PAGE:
Not Knowing is the Worst Part

I recently decided to watch “The Blair Witch Project” for a second time, thanks to a gameplay video of “Slender: The Nine Pages” I saw on Youtube that got me in the mood for something scary. That game thoroughly freaked me out and made me turn on a lot of lights in the house once nighttime came. And I did a lot of running down the hallway whenever I was forced to go down there to use the bathroom. Seeing a dark room at the end of a long hallway makes me suspect too much the Slender Man’s going to show up and…do whatever it is that it does. Whatever that may be, I’m certain it will be something I won’t like.

Unfortunately, “The Blair Witch Project” did not scare me this time. Sure, it was a bit creepy, but it wasn’t scary. Like how seeing a spider on TV is creepy, but I’m certainly not going to start shrieking and tossing shoes at it. (That is not to say that I typically behave in such an erratic fashion when spiders trespass on my property for real….) And I was quite disappointed because I really enjoyed the movie my first time seeing it. Even if I didn’t sleep that night. Nope, I didn’t sleep at all. At least it was impossible to get nightmares that way.

I guess the problem is, I already knew what was going to happen, so even though what takes place is spooky, there was none of the surprise like there was last time. Nevertheless, for some bizarre reason, I decided to write a post about it, which will contain some spoilers. Spoilers of terror.

As you all probably know, as everyone’s probably already seen this movie, even though I didn’t until just a few years ago (just as I was very late on seeing “The Matrix”), the movie is about three people who want to make a documentary about the so-called Blair Witch of Blair, Maryland. I won’t bore you too much with details, but they start off by interviewing some people about the witch and hear several different stories, along with a story about a murderer that doesn’t seem terribly related. After that, they embark on a little trip into the woods that quickly turns frightening when they keep hearing strange sounds and can’t find their way out. And one of them…spoiler…even goes missing, never to be seen again, but perhaps heard….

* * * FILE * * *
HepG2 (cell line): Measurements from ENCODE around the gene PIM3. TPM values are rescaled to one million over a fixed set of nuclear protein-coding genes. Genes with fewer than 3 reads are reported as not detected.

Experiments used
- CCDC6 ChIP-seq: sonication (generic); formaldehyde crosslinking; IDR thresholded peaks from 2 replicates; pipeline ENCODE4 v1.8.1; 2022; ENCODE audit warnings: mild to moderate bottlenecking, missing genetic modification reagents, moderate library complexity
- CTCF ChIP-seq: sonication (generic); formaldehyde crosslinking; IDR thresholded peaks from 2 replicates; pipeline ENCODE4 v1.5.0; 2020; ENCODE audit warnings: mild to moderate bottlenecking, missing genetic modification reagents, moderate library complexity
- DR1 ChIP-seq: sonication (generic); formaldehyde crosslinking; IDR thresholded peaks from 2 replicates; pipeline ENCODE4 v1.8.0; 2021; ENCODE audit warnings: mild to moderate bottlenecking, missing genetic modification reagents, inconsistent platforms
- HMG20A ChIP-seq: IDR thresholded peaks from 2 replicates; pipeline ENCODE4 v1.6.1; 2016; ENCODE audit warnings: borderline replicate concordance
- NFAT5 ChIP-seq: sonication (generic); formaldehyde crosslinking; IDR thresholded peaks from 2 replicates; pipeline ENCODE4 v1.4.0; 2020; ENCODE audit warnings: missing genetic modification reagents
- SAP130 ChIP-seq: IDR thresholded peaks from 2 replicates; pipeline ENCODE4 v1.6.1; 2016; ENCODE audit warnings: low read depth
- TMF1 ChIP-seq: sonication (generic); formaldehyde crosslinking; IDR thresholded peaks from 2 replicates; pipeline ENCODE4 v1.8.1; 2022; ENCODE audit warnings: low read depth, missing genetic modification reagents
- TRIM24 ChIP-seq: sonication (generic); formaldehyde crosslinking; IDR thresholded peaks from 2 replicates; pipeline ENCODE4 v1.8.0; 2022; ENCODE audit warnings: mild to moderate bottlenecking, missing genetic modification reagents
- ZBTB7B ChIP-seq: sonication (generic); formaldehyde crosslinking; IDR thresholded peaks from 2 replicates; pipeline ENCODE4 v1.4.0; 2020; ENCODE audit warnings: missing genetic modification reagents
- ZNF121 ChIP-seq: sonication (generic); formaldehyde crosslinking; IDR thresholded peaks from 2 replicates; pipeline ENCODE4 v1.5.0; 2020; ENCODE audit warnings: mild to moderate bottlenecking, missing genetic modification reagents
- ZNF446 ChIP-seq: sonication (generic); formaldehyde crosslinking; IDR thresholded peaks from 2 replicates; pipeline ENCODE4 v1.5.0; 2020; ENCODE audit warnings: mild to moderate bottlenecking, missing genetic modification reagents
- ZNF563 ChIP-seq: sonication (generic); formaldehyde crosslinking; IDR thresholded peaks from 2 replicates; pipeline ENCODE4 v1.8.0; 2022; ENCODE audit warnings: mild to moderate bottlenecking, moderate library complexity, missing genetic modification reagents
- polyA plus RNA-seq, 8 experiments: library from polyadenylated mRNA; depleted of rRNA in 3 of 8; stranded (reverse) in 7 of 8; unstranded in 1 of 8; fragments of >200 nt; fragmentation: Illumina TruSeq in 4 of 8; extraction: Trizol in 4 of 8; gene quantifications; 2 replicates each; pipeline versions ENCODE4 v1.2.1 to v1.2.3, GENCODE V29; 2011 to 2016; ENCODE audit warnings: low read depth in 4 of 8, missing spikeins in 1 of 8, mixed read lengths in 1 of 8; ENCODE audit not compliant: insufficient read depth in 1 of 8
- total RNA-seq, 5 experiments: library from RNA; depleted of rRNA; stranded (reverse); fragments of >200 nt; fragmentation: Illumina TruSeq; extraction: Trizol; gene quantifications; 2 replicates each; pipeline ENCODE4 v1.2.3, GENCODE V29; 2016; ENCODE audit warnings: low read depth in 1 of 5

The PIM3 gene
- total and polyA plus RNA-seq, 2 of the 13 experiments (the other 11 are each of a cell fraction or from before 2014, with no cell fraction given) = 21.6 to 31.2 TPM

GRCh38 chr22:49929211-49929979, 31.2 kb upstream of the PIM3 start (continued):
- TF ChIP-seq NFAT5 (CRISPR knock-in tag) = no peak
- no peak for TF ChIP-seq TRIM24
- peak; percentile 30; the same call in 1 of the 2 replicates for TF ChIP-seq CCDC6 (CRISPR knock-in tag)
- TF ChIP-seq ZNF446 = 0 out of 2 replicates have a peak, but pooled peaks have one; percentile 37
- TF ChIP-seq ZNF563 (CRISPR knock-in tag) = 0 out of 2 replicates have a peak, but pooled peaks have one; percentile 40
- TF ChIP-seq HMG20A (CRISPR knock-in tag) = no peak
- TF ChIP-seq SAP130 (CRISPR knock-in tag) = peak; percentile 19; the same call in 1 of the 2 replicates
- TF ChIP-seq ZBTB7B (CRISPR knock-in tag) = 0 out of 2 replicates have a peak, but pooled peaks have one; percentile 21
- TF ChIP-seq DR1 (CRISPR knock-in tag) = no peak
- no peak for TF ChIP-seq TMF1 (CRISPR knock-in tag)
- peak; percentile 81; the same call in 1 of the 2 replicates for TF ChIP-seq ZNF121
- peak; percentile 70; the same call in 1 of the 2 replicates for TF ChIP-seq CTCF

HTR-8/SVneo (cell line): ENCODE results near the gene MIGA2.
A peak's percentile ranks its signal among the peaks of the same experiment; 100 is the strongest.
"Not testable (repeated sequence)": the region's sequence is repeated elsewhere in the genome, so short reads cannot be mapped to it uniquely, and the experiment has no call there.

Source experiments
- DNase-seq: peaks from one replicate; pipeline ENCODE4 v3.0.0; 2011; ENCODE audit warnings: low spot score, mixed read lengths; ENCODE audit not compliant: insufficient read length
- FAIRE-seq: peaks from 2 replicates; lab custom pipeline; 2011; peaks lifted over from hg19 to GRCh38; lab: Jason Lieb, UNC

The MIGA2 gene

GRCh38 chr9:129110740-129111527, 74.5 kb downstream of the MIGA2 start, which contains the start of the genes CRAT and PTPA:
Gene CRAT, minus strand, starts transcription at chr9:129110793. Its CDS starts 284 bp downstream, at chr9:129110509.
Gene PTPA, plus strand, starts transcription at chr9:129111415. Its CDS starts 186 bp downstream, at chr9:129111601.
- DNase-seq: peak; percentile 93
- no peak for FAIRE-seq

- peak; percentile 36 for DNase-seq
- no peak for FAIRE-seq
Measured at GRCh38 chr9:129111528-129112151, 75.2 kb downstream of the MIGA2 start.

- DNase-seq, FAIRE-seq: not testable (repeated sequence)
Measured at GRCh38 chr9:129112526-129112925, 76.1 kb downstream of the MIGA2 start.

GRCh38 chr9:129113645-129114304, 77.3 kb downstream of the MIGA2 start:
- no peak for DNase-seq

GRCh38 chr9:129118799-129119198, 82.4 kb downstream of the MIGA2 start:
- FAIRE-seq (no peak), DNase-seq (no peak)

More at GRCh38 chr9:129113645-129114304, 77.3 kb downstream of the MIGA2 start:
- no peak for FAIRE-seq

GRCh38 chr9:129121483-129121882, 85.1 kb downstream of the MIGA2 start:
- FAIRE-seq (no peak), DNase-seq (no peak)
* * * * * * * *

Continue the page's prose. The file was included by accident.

What’s great about this movie (which is why “Slender” made me think of it) is that so little is seen, which always makes things so much scarier. Nothing is ever explained, either, and while the movie wasn’t scary the second time around, I still love that the mystery remains. I still haven’t a clue what was supposed to be going on, and no matter how many times I see it (not that I’ll likely be seeing it again now that the fear’s gone away), I’ll always wonder and be able to speculate about it. I’ll never know what the piles of rocks meant or what the strange figures made of sticks hanging in the trees were. I’ll never know what made the sounds they heard at night, either, or even what happened to the friend that disappears.

And the spookiest part of all was the abandoned house the remaining two go in at the end. It’s dark in there, and the walls are rotting, and they get split up running up the stairs when they think they hear their friend, only to run down again when it sounds like his voice is coming from downstairs, and you catch glimpses of children’s hand prints on the walls, and it’s not much longer before the remaining two meet their end in a fashion similar to how the murderer mentioned earlier in the movie killed his victims, though very little is seen. Seeing one of them facing the corner was one of the scariest scenes in the whole movie (a detail mentioned by one of the people they interviewed), and once you see that, you know the last person is doomed, which is pretty darn freaky. Pretty darn.